The Eastern New Mexico News - Serving Clovis, Portales and the Surrounding Communities

Curry votes to allow funds for easement project


September 19, 2018

Jamie Cushman

Clovis City Manager Justin Howalt answers questions from the Curry County Commission about the city's conservation easement pilot program.

CLOVIS — After a lengthy discussion, the Curry County Commission on Tuesday voted 4-1 to allow the city of Clovis to use county funds for a conservation easement pilot project.

Commissioner Seth Martin cast the lone vote in opposition.

The county previously approved an intergovernmental services agreement with the city at its May 15 meeting, which included a $1 million payment from the county's environmental fund to the city.

During Tuesday's meeting, Clovis City Manager Justin Howalt told the commission that the city wishes to put some of those funds - he wasn't sure how much, though he expected it to be under $100,000 - toward attorney and appraiser fees associated with securing conservation easements for two landowners interested in the city's water banking proposal.

Water banking is one portion of the city's Master Water Assurance Plan, which will compensate landowners for storing or banking water instead of using it for agriculture.

"All this is doing is starting the acquisition process and paying those fees that are associated with it," Commissioner Robert Thornton said. "Water is something that there is no simple solution for and we have got to start somewhere trying to figure out a way to remedy the problems that we have and this is a start and this is something that we need to do."

There were questions about the legality of spending environmental funds when costs like attorney fees are not specifically identified as eligible in the county's ordinance. But City Attorney Dave Richards wrote in a letter that he believes the pilot project would qualify and Thornton included in his motion that the county check with the state before expending any funds.

Martin told The News he voted no because most of the targeted landowners have said they don't believe the city's water banking proposal is feasible.

"I think they need to proceed at looking at an option that the majority of the property owners are in favor of, not proceeding in a direction where it's a minority but it fits Clovis and their proposal," Martin said.

Howalt said at the conclusion of the pilot program, if the landowners choose to accept the conservation easements, the city will attempt to recoup costs from the landowners to avoid violation of the Anti-Donation clause.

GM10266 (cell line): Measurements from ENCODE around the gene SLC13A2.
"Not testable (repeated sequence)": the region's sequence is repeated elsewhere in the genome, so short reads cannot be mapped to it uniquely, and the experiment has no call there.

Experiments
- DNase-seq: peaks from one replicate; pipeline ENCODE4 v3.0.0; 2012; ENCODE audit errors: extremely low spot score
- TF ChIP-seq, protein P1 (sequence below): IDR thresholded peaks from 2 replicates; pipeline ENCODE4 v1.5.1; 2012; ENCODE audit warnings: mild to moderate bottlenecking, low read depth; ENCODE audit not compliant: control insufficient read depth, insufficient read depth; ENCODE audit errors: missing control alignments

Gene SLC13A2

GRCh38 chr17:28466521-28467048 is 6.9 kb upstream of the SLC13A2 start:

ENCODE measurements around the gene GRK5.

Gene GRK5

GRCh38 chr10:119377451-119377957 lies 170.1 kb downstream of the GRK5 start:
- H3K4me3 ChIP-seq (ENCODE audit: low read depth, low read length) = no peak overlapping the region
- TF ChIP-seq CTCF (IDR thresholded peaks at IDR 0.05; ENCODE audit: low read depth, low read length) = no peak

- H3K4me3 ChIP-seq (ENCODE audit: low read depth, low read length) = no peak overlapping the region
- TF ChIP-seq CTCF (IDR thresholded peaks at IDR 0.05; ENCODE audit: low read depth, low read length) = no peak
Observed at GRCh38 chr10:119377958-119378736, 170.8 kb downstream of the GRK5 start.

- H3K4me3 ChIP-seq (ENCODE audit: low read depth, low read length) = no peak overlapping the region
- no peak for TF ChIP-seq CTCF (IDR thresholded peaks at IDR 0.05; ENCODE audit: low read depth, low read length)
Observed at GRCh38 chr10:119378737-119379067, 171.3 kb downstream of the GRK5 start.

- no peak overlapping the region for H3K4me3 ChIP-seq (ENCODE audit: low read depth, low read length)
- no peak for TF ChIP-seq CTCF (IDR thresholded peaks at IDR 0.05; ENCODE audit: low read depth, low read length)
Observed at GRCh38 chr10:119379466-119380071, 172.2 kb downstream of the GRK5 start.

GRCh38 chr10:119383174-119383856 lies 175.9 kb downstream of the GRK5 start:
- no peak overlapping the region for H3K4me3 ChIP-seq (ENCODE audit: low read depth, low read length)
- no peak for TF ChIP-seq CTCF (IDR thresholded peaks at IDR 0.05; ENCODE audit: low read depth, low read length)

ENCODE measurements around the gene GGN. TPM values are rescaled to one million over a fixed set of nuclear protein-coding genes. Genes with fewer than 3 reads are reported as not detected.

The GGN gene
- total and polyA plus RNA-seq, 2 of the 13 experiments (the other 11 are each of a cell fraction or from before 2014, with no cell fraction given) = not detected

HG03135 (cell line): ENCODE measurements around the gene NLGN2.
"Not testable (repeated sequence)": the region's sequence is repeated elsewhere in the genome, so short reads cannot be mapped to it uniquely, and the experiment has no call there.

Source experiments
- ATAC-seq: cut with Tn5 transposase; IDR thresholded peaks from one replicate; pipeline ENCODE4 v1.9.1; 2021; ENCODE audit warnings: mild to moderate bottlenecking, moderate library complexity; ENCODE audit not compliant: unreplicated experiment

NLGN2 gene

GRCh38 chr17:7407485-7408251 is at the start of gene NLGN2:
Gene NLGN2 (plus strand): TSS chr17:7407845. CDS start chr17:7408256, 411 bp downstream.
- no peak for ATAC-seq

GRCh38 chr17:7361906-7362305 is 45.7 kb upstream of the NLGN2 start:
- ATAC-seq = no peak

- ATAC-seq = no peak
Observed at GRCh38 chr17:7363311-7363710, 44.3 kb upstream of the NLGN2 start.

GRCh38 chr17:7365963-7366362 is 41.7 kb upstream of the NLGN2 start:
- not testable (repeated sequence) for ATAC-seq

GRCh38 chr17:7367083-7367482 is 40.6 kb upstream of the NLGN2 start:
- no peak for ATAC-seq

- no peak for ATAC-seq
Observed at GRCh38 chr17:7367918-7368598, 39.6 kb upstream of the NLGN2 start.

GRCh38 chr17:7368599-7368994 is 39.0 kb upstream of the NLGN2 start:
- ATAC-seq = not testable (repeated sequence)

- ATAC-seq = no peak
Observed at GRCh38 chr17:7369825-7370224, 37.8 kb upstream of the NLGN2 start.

He said the Clovis city commission also needs to approve the use of the environmental funds for the pilot project at a future commission meeting.

Also at Tuesday's meeting (all votes 5-0):

• The commission approved the county's $24,154 member contribution to the Eastern New Mexico Water Utility Authority as part of its action items after Martin requested it be pulled off the consent agenda.

Martin asked ENMWUA Administrator Orlando Ortega about the city of Portales' $367,712 member contribution for last fiscal year, of which only $253,676.47 has been paid.

Ortega said his hope is that Portales will pay the remainder of that balance and the complete member contribution for fiscal year 2019.

Moments earlier the commission discussed a 2016 resolution approving ENMWUA loans. Martin asked Ortega why the authority plans to borrow $2.1 million to put toward Finished-Water 2 when it has nearly $5 million sitting in its general fund.

Ortega said the authority has other plans for that money and plans to use the majority of its $4.8 million general fund for FW-2 construction.

• The commission approved a notice of intent to authorize a $3,526,449 loan with the New Mexico Finance Authority.

County Manager Lance Pyle said that includes approximately $2.5 million for the detention center addition renovation project and $1 million for courthouse renovation.

• The commission authorized Spectra, which manages the Curry County Events Center, to enter negotiations with a band for an Oct. 25 country concert.

Pyle said including concessions, 1,075 tickets would be needed to break even.

The name of the band was not revealed.


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